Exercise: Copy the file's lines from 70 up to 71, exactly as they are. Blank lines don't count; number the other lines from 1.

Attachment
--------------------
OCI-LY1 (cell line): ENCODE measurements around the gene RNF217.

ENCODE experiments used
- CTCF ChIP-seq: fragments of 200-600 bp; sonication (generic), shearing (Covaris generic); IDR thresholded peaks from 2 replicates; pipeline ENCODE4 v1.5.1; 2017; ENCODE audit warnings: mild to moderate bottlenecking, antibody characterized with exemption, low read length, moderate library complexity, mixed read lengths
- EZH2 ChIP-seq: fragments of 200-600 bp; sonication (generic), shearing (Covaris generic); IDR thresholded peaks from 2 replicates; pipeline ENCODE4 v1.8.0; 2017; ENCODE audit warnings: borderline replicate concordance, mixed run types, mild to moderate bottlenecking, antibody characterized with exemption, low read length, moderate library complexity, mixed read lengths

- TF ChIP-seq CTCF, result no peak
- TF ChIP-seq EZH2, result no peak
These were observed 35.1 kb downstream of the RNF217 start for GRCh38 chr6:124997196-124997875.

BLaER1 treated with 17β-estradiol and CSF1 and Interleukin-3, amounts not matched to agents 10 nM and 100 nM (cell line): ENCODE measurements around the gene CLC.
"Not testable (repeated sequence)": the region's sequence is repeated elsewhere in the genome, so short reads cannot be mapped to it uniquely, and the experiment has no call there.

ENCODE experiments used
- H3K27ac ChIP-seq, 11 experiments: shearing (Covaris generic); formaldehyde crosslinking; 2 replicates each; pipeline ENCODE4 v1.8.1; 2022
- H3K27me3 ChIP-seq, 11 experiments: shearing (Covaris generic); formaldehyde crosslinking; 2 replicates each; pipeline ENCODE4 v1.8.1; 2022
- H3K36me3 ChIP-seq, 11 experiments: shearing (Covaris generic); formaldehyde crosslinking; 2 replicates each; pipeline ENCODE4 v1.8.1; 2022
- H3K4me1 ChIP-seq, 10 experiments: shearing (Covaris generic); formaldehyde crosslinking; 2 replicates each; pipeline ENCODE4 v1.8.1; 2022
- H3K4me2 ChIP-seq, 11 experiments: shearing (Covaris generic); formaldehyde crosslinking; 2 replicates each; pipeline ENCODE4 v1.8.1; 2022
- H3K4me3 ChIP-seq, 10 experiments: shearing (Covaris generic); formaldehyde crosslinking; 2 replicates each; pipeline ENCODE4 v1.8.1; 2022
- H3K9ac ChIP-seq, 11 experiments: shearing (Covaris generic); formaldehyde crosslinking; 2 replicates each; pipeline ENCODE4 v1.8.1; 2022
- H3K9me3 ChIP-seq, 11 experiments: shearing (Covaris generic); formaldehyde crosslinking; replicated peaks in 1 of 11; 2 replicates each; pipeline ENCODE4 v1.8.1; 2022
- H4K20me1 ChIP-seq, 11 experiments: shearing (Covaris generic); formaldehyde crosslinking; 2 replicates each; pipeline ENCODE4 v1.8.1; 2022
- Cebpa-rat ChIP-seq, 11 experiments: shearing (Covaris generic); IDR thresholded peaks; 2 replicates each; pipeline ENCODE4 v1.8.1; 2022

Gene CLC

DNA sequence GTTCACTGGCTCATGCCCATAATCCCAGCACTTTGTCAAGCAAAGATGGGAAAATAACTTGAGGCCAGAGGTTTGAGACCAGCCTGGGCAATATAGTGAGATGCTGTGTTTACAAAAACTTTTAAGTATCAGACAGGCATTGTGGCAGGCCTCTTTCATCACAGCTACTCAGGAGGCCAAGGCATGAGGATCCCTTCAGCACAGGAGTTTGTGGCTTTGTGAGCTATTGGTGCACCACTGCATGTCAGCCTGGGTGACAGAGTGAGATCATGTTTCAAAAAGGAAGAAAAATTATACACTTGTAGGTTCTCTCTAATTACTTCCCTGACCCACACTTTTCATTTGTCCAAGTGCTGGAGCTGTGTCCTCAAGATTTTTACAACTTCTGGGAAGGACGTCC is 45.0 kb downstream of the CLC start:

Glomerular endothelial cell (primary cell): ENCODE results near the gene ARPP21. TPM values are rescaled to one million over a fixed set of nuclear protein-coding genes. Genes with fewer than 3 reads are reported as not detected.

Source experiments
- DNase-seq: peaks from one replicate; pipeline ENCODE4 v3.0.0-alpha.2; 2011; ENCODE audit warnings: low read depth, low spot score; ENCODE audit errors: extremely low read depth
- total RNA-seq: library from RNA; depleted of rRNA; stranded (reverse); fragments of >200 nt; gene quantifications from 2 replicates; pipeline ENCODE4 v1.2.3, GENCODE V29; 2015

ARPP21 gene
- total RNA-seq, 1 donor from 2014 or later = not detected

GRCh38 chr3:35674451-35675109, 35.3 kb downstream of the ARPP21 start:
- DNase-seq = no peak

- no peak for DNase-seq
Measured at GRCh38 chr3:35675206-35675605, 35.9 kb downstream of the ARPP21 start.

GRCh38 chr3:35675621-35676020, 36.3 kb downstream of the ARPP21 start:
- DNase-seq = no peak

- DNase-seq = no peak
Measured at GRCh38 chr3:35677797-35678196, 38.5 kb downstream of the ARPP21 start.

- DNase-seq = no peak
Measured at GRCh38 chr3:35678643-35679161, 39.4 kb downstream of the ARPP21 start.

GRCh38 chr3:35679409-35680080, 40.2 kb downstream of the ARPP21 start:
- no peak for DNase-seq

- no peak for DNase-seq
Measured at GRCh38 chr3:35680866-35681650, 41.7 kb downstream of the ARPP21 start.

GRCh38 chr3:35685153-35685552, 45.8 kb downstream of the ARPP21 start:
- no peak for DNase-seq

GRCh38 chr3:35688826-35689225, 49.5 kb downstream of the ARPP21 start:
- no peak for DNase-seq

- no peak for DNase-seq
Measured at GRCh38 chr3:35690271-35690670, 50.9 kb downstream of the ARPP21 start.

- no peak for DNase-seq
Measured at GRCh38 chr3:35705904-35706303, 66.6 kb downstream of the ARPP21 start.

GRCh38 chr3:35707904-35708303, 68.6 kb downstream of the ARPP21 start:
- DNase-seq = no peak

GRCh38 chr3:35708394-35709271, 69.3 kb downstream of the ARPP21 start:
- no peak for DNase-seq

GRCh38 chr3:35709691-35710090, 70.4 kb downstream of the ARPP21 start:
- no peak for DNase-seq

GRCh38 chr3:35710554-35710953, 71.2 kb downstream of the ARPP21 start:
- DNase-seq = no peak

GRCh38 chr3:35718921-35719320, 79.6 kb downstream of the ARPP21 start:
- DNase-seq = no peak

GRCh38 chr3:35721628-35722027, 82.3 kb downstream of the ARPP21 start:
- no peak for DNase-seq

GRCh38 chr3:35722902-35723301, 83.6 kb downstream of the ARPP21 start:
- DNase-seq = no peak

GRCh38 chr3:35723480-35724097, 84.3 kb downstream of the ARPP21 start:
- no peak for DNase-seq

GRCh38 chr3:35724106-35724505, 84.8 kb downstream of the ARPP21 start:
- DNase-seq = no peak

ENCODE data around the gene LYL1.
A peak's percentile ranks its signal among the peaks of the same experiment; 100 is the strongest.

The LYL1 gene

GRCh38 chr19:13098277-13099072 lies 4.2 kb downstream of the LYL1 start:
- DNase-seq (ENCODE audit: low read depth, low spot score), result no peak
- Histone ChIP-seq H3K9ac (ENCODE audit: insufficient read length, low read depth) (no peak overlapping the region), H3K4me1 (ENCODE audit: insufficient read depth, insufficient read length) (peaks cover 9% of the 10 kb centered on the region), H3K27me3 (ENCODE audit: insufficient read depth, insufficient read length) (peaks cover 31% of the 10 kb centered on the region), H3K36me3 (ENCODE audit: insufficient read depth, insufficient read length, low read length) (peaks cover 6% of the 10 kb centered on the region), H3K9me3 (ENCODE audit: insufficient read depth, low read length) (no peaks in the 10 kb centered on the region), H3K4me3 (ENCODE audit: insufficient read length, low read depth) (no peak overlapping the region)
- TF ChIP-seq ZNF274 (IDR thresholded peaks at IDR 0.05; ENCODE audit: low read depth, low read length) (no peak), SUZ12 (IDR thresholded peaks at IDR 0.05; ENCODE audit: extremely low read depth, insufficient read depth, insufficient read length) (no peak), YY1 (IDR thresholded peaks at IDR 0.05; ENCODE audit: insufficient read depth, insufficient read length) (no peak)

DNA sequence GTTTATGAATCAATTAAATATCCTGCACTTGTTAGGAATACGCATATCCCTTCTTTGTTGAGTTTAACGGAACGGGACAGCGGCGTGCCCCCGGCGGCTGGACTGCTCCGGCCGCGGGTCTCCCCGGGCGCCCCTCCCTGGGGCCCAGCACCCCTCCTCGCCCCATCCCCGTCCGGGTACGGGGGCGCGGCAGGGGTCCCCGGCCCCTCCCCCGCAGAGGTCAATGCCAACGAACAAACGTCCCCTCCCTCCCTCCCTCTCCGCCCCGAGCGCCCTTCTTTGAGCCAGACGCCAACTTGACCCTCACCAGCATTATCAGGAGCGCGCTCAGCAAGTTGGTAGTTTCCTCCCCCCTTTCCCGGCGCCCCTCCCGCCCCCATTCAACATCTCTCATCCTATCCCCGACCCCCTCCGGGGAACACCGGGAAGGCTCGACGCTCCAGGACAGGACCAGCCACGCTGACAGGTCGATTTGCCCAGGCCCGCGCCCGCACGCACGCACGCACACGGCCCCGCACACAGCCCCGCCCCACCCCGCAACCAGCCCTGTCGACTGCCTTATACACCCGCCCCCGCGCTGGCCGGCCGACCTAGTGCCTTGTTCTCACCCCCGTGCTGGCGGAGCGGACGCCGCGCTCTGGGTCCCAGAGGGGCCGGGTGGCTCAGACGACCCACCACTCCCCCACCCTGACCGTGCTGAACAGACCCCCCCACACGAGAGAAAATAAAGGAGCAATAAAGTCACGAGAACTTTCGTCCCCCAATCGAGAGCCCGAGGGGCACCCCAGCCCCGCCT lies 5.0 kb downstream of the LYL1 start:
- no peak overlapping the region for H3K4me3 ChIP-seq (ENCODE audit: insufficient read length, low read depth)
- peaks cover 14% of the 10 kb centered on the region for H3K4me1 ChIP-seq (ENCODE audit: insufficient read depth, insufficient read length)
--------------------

A peak's percentile ranks its signal among the peaks of the same experiment; 100 is the strongest.

The LYL1 gene